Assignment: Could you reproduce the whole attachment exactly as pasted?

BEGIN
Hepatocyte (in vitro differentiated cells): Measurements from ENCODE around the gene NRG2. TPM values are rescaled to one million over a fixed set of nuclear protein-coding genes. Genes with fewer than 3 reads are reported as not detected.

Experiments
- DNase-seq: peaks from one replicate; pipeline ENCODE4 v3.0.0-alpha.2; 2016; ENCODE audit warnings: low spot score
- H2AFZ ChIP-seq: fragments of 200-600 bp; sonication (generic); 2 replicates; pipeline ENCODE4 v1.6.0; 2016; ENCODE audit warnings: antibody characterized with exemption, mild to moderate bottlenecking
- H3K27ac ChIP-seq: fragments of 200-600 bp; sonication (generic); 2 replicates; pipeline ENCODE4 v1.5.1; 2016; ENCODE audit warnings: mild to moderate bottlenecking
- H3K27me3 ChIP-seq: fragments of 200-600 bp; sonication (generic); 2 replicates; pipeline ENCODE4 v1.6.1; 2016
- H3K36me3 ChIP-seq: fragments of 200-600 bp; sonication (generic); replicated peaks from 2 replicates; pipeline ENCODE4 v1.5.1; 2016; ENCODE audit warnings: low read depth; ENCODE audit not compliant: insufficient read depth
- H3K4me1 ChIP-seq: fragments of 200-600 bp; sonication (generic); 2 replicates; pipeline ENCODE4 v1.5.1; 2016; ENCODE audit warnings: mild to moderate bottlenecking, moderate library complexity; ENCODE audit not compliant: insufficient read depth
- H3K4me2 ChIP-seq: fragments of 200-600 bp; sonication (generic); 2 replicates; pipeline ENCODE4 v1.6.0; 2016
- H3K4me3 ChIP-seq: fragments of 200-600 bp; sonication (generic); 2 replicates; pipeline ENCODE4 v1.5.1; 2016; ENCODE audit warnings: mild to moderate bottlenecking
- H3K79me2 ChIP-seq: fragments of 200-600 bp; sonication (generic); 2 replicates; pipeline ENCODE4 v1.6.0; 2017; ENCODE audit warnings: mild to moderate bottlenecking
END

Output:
Hepatocyte (in vitro differentiated cells): Measurements from ENCODE around the gene NRG2. TPM values are rescaled to one million over a fixed set of nuclear protein-coding genes. Genes with fewer than 3 reads are reported as not detected.

Experiments
- DNase-seq: peaks from one replicate; pipeline ENCODE4 v3.0.0-alpha.2; 2016; ENCODE audit warnings: low spot score
- H2AFZ ChIP-seq: fragments of 200-600 bp; sonication (generic); 2 replicates; pipeline ENCODE4 v1.6.0; 2016; ENCODE audit warnings: antibody characterized with exemption, mild to moderate bottlenecking
- H3K27ac ChIP-seq: fragments of 200-600 bp; sonication (generic); 2 replicates; pipeline ENCODE4 v1.5.1; 2016; ENCODE audit warnings: mild to moderate bottlenecking
- H3K27me3 ChIP-seq: fragments of 200-600 bp; sonication (generic); 2 replicates; pipeline ENCODE4 v1.6.1; 2016
- H3K36me3 ChIP-seq: fragments of 200-600 bp; sonication (generic); replicated peaks from 2 replicates; pipeline ENCODE4 v1.5.1; 2016; ENCODE audit warnings: low read depth; ENCODE audit not compliant: insufficient read depth
- H3K4me1 ChIP-seq: fragments of 200-600 bp; sonication (generic); 2 replicates; pipeline ENCODE4 v1.5.1; 2016; ENCODE audit warnings: mild to moderate bottlenecking, moderate library complexity; ENCODE audit not compliant: insufficient read depth
- H3K4me2 ChIP-seq: fragments of 200-600 bp; sonication (generic); 2 replicates; pipeline ENCODE4 v1.6.0; 2016
- H3K4me3 ChIP-seq: fragments of 200-600 bp; sonication (generic); 2 replicates; pipeline ENCODE4 v1.5.1; 2016; ENCODE audit warnings: mild to moderate bottlenecking
- H3K79me2 ChIP-seq: fragments of 200-600 bp; sonication (generic); 2 replicates; pipeline ENCODE4 v1.6.0; 2017; ENCODE audit warnings: mild to moderate bottlenecking